The Uber share seems to have bottomed out for this time

The Uber share seems to have bottomed out for this time

09 January 2020 from Mikael Syding

Soon, the world's best F1 driver will be an autonomous algorithm, an AI, but so far it is enough that the world's best screenwriter and film director is a computer program. No, that's not true at all. Sure, the algorithms are evolving fast, and it came as a shock to many when a computer first beat the world champion, not to mention Go, poker and the computer game Star Craft II. But it is long before an AI creates great art (despite misleading similarities to the originals, people in blindtests intuitively perceive what is AI-created and what is not), and even longer before it is reasonable to release an AI in a chunk of metal that travelrs at a speed of 100 km/h among people.

However, there are already promising trials with carefully self-driving cars in controlled, dry and sunny environments with limited potential for surprises. Alphabet's subsidiary Waymo is clearly the leading company in the field and already operates at "Level 4" of self-driving. However, fully autonomous vehicles are still far away, which makes it difficult to expect any extra value for companies such as Tesla and Uber.

Strictly financially, of course, it is difficult to recoup an investment in Uber whose market value is $ 52 billion. The enterprise value-to-sales (EV/Sales) is at a high 4,0 for rolling twelve months, while the company reports (rising) losses of more than a billion dollars in the quarter. It also doesn't matter that much if revenue increases by 10% from quarter to quarter if losses also rise. It also hardly helps that, for example, according to the Financial Times, Los Angeles is thinking of forcing Uber to use electric cars. Although it is just one city among many, more can follow suit and each increased requirement restricts growth.

Despite the fundamental and regulatory headwinds, the share may still be interesting. After pricing its public offering at $45 and trading of the share started at $42 on 10 May 2019, Uber's share price last quoted at $33,93 (closing price on 8 January 2020) recovering from its recent low. Perhaps the market is on the trail of an interesting track or Uber is simply better priced compared to its alternatives at the moment. Be it as it may, the consensus rating for Uber on Bloomberg as of 9 January 2020 shows that currently 27 analysts set Uber on buy compared to 11 hold and 1 sell recommendation. The average target price is at $43,88.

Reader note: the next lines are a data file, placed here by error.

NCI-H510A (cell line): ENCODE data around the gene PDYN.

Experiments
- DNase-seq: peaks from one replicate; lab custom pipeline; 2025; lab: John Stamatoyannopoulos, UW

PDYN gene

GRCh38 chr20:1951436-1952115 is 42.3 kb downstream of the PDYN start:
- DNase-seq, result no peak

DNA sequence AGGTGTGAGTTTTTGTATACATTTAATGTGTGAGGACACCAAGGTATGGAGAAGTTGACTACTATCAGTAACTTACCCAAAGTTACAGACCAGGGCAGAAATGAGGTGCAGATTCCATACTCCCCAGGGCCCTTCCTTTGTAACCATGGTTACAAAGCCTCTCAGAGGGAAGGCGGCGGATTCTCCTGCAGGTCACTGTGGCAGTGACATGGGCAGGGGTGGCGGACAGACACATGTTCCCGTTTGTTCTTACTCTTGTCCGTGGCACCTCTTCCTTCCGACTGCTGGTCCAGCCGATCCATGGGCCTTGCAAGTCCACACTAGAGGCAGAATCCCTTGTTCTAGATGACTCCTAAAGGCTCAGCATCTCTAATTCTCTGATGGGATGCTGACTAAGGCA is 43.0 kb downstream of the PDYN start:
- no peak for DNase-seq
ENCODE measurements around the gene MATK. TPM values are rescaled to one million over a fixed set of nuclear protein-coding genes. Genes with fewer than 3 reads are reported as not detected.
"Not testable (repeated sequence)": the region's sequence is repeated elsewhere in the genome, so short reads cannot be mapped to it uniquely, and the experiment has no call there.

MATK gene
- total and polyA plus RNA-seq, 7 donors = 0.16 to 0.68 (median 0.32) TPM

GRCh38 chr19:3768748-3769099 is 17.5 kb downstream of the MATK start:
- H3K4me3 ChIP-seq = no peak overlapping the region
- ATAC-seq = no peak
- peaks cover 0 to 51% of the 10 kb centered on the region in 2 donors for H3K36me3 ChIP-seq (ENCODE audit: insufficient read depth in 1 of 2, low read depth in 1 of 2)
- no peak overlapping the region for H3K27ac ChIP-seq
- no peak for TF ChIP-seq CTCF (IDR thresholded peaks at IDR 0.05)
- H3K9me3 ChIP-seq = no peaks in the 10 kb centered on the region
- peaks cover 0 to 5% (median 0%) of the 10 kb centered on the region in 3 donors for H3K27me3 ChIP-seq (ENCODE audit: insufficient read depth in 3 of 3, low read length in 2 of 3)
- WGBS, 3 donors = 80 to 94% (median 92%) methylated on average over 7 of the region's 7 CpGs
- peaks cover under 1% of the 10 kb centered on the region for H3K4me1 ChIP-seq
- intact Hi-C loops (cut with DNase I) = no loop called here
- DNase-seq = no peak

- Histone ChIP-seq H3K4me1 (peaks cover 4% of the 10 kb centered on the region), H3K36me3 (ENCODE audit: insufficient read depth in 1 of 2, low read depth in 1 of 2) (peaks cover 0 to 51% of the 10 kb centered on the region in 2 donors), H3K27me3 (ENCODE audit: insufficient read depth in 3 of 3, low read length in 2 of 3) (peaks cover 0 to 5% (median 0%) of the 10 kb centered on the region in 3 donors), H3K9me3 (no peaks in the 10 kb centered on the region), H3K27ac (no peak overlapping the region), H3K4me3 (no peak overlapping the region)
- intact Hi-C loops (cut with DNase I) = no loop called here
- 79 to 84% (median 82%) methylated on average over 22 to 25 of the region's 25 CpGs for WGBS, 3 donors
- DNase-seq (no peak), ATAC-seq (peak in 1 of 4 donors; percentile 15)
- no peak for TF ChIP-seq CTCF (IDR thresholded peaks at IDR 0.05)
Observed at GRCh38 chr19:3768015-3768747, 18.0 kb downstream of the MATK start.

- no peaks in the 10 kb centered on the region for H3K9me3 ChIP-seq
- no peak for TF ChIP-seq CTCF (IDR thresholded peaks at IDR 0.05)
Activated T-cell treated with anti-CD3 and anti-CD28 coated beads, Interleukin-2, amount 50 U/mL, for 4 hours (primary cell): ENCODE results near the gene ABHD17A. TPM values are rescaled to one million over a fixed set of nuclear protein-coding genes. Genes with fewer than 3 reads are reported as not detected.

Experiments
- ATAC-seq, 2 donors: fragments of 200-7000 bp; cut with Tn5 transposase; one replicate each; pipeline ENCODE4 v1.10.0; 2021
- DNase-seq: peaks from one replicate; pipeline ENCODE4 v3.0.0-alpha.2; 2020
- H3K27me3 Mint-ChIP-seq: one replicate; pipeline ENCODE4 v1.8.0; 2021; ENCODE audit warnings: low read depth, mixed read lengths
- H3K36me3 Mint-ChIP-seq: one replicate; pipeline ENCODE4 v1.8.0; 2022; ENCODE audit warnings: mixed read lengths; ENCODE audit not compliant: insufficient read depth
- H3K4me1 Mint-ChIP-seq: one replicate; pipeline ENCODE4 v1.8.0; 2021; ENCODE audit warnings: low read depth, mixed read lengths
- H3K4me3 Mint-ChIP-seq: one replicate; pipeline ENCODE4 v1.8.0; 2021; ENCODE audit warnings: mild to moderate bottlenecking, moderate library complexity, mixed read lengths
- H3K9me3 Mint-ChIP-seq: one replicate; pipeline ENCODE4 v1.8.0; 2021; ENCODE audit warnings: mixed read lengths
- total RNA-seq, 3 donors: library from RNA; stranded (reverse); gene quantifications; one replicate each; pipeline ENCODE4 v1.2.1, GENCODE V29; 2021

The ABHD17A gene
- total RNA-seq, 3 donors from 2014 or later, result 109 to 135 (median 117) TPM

It is clear that in recent years the stock market has shown great tolerance towards cash-wasting loss machines such as Netflix, Tesla, Uber and WeWork. In the light of this insight, Investors may need to recalibrate for the time being and think more in terms of relative risk than absolute value. For example, Uber is growing at roughly the same rate as Netflix, but is only valued at half the enterprise value-to-sales after last year's decline in Uber's share price. Sure, Netflix is a much cheaper service relative to other options in the entertainment industry than Uber is relative to other transportation services and can therefore more easily raise its prices than Uber. On the other hand, the entry barriers are lower in video streaming and so far Netflix's investment level is sending a clear signal - there are no positive cash flows within easy reach for a good while. If you place Uber next to Netflix, then the Uber share looks like a real bargain.

However, Tesla is perhaps more comparable to Uber as both are in the transportation industry with a view to self-driving. Tesla's EV is about $100 billion, ie twice the EV as Uber, and the EV / S multiple is 4.0, just like that of Uber. Tesla also reports major losses. A major difference is that Uber is growing much faster than Tesla and that Uber's business model does not require the same amount of assets. If demand would allow, it is much easier for Uber to increase margins than for Tesla. Uber can also add revenue sources in a completely different way than car manufacturer Tesla. Uber's debt and cash situation is also far more stable than Tesla's. Thus, one can argue for clearly higher valuation multiples for Uber relative to Tesla.

No, Uber is not the stock market's most fundamentally attractive stock, but relatively many other story stocks have made the fall of the stock a relatively low-valued alternative. In combination with the low having already been reached by the share price and growing hopes for self-driving cars as well as new revenue sources, the Uber share in a positive stock market climate may well outperform the alternatives.

 

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16/04/2021 05:41:57

 

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